Health 2.0 Communities Evolve

When Amy Tenderich was diagnosed with type 1 diabetes in 2003, she felt like she was the only adult in the world who could have something that many think of as a child’s disease. It wasn’t until she started blogging about her condition that she found out she wasn’t alone. Her site, Diabetes Mine, soon turned into one of the most widely read blogs about the disease and came to be a forum where people talk about diabetes with Tenderich and with each other. “All around me hundreds of new blogs and online communities started popping up, and I found myself in the middle of this Health 2.0 movement,” Tenderich said.

Discussions about online health communities got a lot of play at this year’s fall conference, and they were the topic of one of the opening discussions on Monday. Thomas Goetz, executive editor of Wired Magazine, Gary Wolf, co-founder of Quantified Self and Aza Raskin, co-founder of Massive Health, sat on a panel that analyzed the strategies of several Health 2.0 companies that connect groups of people online. “Community has a very effective way to get people to care about, externalize and reflect upon their choices, whether that community is a family, a work group or these ad hoc online social groups,” Goetz said.

During the segment, David Metzler, founder and CEO of OneRecovery, an online and mobile support group for those recovering from addictive diseases, presented findings that speak to the potential clinical impact that online communities can have. A recent Aetna study found that use of the OneRecovery program, which employs social and gaming features, reduced treatment readmissions by 67% with members who had been out of treatment longer than 270 days.

The result is impressive on its own, but it’s even more impressive when you consider how far participation in online social health has come in just a few years. Tenderich moderated a panel later in the day, and she pointed out that when she first came to the Health 2.0 conference in 2007, the future of online communities wasn’t clear. “Back then we were asking ourselves whether people would really engage, whether it was scalable and whether tools could be integrated into these communities to help people actually do something about their health.” The answer to all of these questions is “yes,” she said. Still, online communities have a lot of room to evolve be sure, and it remains to be seen if they’ll ever be accepted as mainstream.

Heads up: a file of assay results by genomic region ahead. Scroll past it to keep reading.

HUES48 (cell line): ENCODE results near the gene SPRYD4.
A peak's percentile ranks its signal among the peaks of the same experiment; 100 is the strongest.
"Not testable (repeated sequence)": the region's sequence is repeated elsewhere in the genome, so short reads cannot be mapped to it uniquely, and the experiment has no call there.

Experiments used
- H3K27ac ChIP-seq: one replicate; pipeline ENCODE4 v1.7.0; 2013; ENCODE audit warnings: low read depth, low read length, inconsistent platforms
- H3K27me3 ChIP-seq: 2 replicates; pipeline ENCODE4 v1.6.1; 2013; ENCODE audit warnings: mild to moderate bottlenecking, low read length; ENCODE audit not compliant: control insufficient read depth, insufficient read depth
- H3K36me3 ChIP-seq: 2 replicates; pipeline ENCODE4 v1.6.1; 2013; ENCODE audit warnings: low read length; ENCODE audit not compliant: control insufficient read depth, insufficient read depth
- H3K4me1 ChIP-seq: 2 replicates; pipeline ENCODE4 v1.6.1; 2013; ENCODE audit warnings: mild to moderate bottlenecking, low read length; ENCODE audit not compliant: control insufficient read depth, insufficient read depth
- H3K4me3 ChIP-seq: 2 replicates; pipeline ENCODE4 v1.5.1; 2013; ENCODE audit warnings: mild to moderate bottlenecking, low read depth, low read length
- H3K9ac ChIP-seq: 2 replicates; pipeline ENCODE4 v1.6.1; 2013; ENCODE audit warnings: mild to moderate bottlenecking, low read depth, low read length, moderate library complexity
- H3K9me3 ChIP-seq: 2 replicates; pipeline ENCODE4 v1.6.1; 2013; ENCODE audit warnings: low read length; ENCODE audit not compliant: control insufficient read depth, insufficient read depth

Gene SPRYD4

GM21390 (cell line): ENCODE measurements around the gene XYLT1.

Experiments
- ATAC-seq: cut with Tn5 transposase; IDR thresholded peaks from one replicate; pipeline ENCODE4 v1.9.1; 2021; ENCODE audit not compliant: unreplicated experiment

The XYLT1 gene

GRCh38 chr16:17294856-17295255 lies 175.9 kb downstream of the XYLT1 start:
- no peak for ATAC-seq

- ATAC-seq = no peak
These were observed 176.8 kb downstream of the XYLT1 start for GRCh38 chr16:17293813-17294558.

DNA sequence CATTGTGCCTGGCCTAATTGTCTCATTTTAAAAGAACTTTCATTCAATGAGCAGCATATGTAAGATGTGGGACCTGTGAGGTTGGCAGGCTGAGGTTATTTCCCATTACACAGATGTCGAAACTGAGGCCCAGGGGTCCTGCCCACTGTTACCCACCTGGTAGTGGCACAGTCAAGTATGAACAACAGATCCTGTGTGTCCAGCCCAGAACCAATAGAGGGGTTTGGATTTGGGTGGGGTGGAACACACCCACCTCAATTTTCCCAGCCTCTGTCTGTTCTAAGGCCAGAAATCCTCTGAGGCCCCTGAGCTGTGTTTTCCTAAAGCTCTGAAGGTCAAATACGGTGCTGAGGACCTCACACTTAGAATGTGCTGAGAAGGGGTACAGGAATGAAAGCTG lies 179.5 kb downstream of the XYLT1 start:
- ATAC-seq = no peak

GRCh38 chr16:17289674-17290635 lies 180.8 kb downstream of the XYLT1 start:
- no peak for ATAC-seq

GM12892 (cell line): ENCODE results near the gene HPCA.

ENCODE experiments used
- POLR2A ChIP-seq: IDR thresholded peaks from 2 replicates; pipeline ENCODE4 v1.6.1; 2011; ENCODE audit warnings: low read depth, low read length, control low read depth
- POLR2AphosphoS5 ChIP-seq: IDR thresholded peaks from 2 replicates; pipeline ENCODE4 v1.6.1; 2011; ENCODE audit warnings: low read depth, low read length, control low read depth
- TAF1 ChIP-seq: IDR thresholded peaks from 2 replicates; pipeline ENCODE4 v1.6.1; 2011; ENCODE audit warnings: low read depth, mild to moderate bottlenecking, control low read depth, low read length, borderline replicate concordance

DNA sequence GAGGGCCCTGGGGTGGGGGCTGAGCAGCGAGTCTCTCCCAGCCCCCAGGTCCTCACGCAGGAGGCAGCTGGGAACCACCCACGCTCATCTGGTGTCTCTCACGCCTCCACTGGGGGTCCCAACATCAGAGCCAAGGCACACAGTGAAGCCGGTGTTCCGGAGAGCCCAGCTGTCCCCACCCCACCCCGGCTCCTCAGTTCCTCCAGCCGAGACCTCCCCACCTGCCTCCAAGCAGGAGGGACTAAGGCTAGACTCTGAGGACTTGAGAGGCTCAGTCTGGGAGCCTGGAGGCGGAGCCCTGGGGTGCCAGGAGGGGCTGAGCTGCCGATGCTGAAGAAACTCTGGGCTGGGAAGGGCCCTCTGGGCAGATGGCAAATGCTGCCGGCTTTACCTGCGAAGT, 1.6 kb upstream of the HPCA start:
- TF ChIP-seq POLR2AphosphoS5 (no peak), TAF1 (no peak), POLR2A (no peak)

One shift starting to indicate that they might is the growing popularity of online communities with health care professionals. A new example of this came Monday when Alliance Health, a social networking company, announced that it will work with the Joslin Diabetes Center, a leading diabetes research and clinical care organization. Alliance started building health social networks in 2008 beginning with a community for diabetes patients and then growing to include other groups for patients with COPD, sleep conditions, depression, chronic pain and more. Today there are 600,000 members in the diabetes community alone and almost one million people registered across all of the categories. Tenderich, vice president of patient advocacy at Alliance, said the company has always intended to include physicians on the Diabetic Connect network, but the site first needed to establish a reputation. “In the early years physicians were all super standoffish about doing anything, and now they’re licensing content to us and working with us, so the world has actually changed quite a bit in that respect in the last three years,” Tenderich said.

The idea is for Joslin clinicians to be active members in the community by commenting on patient posts and responding to frequently asked questions. “We feel there’s a chance to now bring endocrinologists and other clinicians online to engage with patients and maybe clarify things, amplify things or just kind of give it a Joslin stamp of approval,” David Goldsmith, Vice President, Corporate Development said.

Alliance isn’t the first company to include physicians in its social network. Online community HealthTap, which officially launched at the conference on Monday, already has 4,000 physician members in its network, and the number is growing, according to CEO and founder Ron Gutman. Since HealthTap built its site with physicians from the start, they are a vital component to the success of the community. From here, not only will we find out if physicians will continue to show interest in joining these types of communities, but also, if they’re willing to become as active in online health communities as their patients already are.

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Health 2.0